Does being well-read help you write?

Despite the flood of self-published books, there are still agents searching the field of writers attempting to discover the next best-selling author. I read a long list of short blurbs written by these agents describing what they required of those submitting to them. Although most didn’t specify a shelf life for “comps,” some would only consider writers with submissions comparable to more recent well-known books.

However, one insisted that writers not bother him if their comps were published before 2000. The agent wanted an author who was producing a sure thing, which emulated what currently sold. This short range of years for comps increased his likelihood of receiving works with synopses that sounded much like many others. I was certainly not going to interrupt his little bubble by submitting my own attempts to create unique novels.

Some authors want their work described as similar to a currently famous writer, while others fret about writing a novel that imitates another work too much. This second group wants to be well-read but not so influenced by their reading habits that they regurgitate something too similar. Their concern is that a reader with access to the real thing would not want to read an imitation. The best way to avoid producing work which simply mimics other author’s is to have a wide-range of reading, a range that goes well past twenty years and encompasses the work of five centuries or more. However, I have noted an increasing disregard for notable authors of the past centuries.

Before my first writing conference I read the biographies of all the speakers. One question asked of each one was “Which classic novel is on your want to read list?” There were a number of different answers, and with one exception I had read them all. Before that time, if asked, “Does writing well depend on being well-read?” I would answer with a confident “It definitely helps.” But, I’m not sure of that anymore. Over the years the question growing in the back of my mind is “Does being well-read actually hamper a writer’s ability to publish popular books, today?”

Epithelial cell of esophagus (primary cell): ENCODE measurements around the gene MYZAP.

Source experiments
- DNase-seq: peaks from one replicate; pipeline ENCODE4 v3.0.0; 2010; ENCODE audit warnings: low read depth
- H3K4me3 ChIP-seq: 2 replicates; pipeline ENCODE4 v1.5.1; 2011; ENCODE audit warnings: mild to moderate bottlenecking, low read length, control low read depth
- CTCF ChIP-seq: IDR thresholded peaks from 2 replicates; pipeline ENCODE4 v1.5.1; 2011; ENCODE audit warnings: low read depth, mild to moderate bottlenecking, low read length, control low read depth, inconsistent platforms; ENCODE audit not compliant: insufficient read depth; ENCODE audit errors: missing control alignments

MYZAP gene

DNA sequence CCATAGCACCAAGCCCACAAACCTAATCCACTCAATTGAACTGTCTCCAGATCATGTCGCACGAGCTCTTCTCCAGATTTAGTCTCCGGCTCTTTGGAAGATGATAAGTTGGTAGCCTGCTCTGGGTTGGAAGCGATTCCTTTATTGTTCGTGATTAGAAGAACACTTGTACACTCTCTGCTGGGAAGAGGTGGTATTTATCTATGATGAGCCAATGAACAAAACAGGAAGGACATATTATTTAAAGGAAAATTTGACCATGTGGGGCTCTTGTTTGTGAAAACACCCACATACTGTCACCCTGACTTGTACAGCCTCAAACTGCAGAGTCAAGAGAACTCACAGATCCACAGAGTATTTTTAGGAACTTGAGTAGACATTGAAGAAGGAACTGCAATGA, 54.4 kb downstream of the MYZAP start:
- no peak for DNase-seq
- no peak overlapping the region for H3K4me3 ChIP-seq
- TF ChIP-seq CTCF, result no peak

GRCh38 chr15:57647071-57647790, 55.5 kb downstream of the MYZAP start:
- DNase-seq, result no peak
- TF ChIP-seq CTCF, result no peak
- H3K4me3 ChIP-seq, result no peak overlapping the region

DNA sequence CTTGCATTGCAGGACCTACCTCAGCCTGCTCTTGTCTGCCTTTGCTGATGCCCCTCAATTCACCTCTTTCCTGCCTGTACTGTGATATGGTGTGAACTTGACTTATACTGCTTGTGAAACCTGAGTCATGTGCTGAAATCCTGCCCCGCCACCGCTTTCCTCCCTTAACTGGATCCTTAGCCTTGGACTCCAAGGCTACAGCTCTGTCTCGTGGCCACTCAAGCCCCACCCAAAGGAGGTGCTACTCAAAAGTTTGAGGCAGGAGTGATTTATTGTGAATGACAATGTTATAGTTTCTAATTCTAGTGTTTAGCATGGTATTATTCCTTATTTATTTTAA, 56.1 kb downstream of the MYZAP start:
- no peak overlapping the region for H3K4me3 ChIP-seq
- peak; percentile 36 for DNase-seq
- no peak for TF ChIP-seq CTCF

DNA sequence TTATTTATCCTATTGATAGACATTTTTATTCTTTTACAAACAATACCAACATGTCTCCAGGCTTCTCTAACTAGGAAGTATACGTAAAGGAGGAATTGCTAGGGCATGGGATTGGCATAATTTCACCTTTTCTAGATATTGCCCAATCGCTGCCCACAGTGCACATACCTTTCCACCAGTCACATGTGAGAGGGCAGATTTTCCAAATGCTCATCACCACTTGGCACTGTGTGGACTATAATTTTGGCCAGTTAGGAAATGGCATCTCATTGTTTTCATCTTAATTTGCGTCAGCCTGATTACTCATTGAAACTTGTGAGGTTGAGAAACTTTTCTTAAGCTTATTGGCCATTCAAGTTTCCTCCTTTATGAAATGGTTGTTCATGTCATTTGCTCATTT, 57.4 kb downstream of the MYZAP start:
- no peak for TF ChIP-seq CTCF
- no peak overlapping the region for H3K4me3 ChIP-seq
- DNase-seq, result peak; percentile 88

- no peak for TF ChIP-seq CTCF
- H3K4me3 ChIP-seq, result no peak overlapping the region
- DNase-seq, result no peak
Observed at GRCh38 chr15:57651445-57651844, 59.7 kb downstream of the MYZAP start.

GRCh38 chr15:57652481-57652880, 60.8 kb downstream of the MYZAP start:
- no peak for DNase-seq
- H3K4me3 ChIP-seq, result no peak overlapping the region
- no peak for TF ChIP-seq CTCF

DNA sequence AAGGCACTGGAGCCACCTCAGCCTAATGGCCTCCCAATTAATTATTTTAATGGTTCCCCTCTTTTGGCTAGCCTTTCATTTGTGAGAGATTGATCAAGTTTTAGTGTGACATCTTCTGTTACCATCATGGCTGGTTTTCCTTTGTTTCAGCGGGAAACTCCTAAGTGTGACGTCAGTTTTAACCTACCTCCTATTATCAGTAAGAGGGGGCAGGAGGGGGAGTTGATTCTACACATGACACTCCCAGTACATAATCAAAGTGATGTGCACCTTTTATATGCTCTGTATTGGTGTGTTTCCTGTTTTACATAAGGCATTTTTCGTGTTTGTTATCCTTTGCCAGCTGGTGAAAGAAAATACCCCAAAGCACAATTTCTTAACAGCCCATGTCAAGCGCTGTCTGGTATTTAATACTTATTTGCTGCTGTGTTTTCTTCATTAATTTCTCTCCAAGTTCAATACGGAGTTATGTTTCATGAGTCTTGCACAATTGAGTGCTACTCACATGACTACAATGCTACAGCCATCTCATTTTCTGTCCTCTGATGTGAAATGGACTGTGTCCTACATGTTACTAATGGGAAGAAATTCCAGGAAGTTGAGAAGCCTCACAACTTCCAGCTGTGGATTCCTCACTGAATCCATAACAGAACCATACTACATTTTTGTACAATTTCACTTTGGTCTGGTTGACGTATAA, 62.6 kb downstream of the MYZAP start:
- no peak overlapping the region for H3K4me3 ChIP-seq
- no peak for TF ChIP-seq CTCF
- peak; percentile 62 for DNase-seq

At that same conference, I sat across the table from an editor who described seeking a new kind of book, “dark” adventure and fantasy works. The keynote speaker stood up and inquired if any of us had the experience of reading the work of an author and wanting to write like that. Softly I blurted out, “That would be The Idiot,  the first book I read by Dostoevsky. The editor snapped “Nobody writes like that anymore.” Perhaps not, there is not a lot of concern about the soul of man in much current writing. However, The Idiot introduced a naïve Prince Myshkin into a corrupt society that was pretty dark. One man was dangerously obsessed with the love of a woman, and that woman was growing merciless to the man who had abused her. Perhaps a modern version of these struggles might have been exactly what the editor was looking for. But then, Dostoevsky wrote classics, not current best sellers.

Knowledge of classic authors from past centuries is not necessary to be well-read today. It doesn’t matter if their works have survived the test of time. Authors can copy ideas from them without too much concern about people recognizing the content, because nobody writes like them, or evidently reads them, anymore.

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